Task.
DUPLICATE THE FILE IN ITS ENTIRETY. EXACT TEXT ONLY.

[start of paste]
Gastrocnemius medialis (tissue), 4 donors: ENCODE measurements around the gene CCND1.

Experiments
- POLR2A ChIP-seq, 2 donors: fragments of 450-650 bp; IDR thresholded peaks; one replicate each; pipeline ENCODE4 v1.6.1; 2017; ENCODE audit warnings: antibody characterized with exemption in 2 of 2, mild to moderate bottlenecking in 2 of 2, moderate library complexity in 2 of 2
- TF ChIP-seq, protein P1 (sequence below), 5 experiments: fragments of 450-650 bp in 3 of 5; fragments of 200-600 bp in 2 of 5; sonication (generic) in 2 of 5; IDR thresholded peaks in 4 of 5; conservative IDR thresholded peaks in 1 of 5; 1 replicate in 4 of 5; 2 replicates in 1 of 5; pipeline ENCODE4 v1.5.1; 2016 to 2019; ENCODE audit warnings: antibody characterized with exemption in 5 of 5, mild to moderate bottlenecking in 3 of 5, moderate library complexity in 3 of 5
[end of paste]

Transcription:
Gastrocnemius medialis (tissue), 4 donors: ENCODE measurements around the gene CCND1.

Experiments
- POLR2A ChIP-seq, 2 donors: fragments of 450-650 bp; IDR thresholded peaks; one replicate each; pipeline ENCODE4 v1.6.1; 2017; ENCODE audit warnings: antibody characterized with exemption in 2 of 2, mild to moderate bottlenecking in 2 of 2, moderate library complexity in 2 of 2
- TF ChIP-seq, protein P1 (sequence below), 5 experiments: fragments of 450-650 bp in 3 of 5; fragments of 200-600 bp in 2 of 5; sonication (generic) in 2 of 5; IDR thresholded peaks in 4 of 5; conservative IDR thresholded peaks in 1 of 5; 1 replicate in 4 of 5; 2 replicates in 1 of 5; pipeline ENCODE4 v1.5.1; 2016 to 2019; ENCODE audit warnings: antibody characterized with exemption in 5 of 5, mild to moderate bottlenecking in 3 of 5, moderate library complexity in 3 of 5